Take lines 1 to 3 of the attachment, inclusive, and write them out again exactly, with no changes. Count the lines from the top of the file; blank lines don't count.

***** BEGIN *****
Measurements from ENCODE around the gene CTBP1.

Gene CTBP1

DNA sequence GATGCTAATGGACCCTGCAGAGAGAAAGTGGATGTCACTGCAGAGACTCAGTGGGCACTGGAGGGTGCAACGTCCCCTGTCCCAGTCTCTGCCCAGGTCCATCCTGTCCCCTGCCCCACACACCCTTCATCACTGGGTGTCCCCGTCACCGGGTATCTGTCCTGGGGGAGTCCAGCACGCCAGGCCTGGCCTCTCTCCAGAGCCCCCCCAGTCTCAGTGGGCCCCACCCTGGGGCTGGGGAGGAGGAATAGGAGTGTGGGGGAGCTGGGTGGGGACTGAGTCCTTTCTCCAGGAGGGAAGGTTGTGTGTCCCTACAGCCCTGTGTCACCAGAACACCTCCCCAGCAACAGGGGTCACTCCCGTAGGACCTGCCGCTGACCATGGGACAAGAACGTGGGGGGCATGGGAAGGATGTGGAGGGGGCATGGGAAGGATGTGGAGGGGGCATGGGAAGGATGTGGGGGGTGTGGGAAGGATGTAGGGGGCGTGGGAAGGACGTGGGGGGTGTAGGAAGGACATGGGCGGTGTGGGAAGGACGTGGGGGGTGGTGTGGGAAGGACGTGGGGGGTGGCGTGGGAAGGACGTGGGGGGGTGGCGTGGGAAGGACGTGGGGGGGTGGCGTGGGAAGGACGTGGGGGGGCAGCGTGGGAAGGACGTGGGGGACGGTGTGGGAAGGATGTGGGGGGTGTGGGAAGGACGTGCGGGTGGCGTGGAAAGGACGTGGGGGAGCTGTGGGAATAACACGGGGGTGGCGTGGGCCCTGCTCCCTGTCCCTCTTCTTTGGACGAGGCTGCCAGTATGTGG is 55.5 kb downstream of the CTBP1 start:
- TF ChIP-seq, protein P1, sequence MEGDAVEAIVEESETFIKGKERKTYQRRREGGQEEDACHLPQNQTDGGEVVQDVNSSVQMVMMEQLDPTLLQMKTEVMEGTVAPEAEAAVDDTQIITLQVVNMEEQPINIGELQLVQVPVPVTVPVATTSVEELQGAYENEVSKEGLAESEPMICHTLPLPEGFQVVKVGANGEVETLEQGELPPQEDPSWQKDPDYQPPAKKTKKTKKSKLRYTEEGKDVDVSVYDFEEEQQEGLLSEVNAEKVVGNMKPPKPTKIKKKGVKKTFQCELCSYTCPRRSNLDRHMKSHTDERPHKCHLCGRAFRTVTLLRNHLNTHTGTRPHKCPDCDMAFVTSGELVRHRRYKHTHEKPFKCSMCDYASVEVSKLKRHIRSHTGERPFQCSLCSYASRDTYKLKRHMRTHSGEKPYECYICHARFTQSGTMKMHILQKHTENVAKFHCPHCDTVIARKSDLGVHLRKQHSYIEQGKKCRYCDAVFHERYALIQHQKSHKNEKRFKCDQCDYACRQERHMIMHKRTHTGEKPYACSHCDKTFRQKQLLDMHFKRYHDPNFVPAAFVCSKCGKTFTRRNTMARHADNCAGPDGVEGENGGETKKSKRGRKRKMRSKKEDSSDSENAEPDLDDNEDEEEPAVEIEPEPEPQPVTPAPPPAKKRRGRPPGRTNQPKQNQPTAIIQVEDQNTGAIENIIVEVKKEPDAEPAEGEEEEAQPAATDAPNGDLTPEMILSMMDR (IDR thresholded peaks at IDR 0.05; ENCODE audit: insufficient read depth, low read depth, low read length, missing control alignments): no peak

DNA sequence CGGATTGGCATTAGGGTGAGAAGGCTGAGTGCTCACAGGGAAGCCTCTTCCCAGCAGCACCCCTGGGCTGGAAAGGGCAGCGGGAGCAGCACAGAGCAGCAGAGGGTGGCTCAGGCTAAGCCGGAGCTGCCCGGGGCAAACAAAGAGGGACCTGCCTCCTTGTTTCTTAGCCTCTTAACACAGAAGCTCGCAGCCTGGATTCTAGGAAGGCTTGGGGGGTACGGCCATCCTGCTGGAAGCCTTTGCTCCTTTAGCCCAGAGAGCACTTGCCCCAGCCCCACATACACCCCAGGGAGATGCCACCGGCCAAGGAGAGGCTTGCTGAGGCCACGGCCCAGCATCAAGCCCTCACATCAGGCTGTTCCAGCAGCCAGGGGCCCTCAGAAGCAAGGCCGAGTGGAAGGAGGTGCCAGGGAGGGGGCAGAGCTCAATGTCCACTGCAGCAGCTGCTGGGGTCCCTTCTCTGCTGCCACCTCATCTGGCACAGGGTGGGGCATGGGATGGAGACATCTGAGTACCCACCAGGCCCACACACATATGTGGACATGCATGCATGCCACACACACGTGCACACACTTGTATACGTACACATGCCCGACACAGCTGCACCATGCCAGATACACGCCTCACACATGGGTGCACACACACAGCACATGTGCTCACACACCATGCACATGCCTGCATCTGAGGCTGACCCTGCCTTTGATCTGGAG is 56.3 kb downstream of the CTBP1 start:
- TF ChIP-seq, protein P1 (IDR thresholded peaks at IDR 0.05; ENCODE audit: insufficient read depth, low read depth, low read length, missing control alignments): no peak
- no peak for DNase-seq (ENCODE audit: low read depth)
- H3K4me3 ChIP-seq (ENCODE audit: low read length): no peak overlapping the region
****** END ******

Measurements from ENCODE around the gene CTBP1.

Gene CTBP1

DNA sequence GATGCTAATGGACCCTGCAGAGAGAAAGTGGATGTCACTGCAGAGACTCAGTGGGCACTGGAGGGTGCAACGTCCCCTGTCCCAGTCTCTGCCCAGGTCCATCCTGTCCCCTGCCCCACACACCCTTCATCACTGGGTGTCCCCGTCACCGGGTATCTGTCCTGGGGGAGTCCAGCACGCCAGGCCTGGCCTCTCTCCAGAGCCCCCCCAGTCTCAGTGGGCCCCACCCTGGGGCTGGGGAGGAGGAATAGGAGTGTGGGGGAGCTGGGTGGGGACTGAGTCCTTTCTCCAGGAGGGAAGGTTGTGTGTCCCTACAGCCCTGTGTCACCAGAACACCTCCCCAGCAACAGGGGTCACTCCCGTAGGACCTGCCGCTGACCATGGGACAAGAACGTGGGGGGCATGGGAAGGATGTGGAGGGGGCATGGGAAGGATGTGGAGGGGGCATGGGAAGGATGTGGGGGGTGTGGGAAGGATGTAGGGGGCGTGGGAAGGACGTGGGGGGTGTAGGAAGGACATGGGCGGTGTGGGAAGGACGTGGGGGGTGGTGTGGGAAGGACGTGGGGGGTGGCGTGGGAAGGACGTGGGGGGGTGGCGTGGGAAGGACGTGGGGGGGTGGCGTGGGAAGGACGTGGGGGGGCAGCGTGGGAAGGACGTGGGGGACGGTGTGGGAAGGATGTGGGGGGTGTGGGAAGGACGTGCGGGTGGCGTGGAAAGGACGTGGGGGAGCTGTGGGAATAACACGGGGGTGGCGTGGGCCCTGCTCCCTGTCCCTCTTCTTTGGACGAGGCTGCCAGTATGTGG is 55.5 kb downstream of the CTBP1 start: